Growing up in
different contexts, it is only natural for newer generations to have
perspectives and preferences differing from the generations before them.
Gaining a deeper understanding of what is valued among the people of this
generation, who happen to be a group with significant buying power, is crucial
generation lives in the city. They have changing aspirations and lifestyles
that differ from those of their parents’ generation. A bachelor’s degree is no
longer sufficient, while a master’s has become a must. Trips are planned
whenever possible with purposes ranging from relaxation to gaining experience
along roads less traveled. Looking around, you will probably know someone who
runs marathons and some others who are obsessed with the working out at the
gym. Making health-conscious food choices is also the trend.
The lifestyle of
this generation revolves around “self-investment.” Experience is bought over
assets. The house and car, which provide security and comfort, still hold
importance, but the act of owning extravagant items to convey status has
significantly decreased. Before, carrying designer bags and wearing designer
shoes indicated that you had more than enough to live on. Today, these luxuries
have become more widely accessible. The line separating the upper and
middle-classes has begun to blur.
This trend is
gaining traction among young generations around the world. Elizabeth Currid-Halkett*,
a professor of Public Policy, studied the behaviors of the rich and found that
they are consuming less and less items of status. They are turning towards more
intangible investments, especially in education and health. These instead have
become indicators of status, because they are not accessible to everyone.
Investing in the intangible actually has a higher cost than designer items that
were so popular back then. The cost of education is already high in itself, not
to mention the opportunity cost from not being able to work. If you want to
stay healthy, many factors come into play, whether it be the gym membership,
the money left over from everyday expenses, or the spare time to work out.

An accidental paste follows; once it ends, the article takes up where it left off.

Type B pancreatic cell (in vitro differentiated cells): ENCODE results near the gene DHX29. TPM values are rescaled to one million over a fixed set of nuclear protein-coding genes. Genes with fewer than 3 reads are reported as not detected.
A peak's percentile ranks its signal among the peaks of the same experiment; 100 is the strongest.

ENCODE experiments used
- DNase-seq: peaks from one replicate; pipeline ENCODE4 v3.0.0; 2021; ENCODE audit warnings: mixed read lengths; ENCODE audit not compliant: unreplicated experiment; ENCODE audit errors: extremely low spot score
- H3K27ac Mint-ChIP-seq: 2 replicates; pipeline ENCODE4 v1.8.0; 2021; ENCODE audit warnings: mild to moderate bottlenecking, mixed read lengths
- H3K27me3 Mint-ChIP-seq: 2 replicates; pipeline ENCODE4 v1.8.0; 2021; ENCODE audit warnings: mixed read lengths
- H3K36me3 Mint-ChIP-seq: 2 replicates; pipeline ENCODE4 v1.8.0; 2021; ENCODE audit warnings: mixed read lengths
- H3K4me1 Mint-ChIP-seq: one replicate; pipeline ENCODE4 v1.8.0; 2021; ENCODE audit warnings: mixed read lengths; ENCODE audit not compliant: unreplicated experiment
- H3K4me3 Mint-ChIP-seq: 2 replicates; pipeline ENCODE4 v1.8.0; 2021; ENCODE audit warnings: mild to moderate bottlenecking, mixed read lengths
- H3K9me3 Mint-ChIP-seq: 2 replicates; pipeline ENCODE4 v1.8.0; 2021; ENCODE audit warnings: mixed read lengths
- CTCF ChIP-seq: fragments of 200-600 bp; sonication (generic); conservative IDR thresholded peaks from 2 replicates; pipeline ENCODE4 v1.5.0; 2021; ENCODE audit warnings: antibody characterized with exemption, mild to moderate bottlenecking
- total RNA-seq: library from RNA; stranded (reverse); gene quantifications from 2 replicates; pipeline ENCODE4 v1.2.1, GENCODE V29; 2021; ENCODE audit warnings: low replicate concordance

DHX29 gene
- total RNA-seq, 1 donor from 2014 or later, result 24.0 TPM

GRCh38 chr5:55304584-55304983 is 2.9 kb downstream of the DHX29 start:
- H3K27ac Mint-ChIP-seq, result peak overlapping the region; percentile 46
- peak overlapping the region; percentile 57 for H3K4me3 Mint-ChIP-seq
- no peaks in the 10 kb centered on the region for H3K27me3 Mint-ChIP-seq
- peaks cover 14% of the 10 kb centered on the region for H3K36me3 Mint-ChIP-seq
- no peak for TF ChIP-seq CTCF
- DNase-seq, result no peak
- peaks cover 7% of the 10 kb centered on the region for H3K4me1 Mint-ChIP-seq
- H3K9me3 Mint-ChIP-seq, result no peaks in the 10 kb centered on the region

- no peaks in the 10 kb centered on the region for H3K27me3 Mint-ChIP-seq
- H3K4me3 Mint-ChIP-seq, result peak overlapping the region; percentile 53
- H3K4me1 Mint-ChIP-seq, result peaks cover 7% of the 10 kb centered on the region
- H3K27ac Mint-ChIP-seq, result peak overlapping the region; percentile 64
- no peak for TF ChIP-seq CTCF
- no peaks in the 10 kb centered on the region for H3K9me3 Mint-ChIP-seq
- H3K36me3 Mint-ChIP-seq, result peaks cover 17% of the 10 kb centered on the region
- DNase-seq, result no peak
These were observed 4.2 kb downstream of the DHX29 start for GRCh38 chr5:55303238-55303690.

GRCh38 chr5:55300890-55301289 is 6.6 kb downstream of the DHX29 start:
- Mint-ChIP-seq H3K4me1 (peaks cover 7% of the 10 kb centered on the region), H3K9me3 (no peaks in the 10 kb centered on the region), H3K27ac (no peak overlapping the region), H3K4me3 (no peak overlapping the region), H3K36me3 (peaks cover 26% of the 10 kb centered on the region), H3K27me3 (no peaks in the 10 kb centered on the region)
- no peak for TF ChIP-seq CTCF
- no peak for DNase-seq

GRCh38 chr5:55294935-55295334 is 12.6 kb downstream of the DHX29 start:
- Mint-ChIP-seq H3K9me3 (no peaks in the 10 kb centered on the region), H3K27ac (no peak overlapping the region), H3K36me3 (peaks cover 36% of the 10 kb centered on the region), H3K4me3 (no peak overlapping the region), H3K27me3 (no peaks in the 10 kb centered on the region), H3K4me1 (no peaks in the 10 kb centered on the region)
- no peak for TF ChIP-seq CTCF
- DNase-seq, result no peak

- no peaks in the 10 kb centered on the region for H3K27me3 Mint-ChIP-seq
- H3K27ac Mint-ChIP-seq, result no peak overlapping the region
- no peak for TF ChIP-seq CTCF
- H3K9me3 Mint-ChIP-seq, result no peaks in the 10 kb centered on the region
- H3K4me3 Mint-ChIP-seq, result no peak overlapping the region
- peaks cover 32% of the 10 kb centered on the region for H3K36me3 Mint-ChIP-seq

This is why
organic food has received such a surge in popularity. Eating healthy is showing
that you “can” invest in health. Though it is true that taking good care of
your health still requires a significant amount of money, organic food is not
expensive to the level that it would be out of reach for most people.
organic produce have emerged from the changes in consumer behavior, opening
doors to farmers and producers to increase the value of their businesses.
According to the the World of Organic Agriculture 2017 Report**, the organic
food market is showing continuous growth, with the U.S. market being the
largest, followed by Germany and France. The total market value worldwide
accounts to about 8 billion U.S. dollars.
Thailand, the organic food market may not be as large as those of the above
countries, but there is still great potential for growth in both Thailand and
abroad. This consumer trend is not likely to die down any time soon, because in
the end, investments in education and health go toward the quality of life and
the well-being of future generations. There is therefore a sustainable outlook
for agricultural businesses as producers and exporters of quality agricultural
When healthy food becomes a fashion, and looking to be a
sustainable one, there is currently no food or agricultural market even close
in comparison. It combines basic necessities and fashion, and people are
willing to fork out more money to buy satisfaction over necessity. The Organic & Natural Expo 2017 that will be held during July
27-30 will be of interest to health-conscious consumers and entrepreneurs that
are looking to explore possibilities within this market. The Department of
Internal Trade of Thailand is hosting the event and bringing together a large
number of producers, traders, and service providers related to organic products
at Queen Sirikit National Convention Center.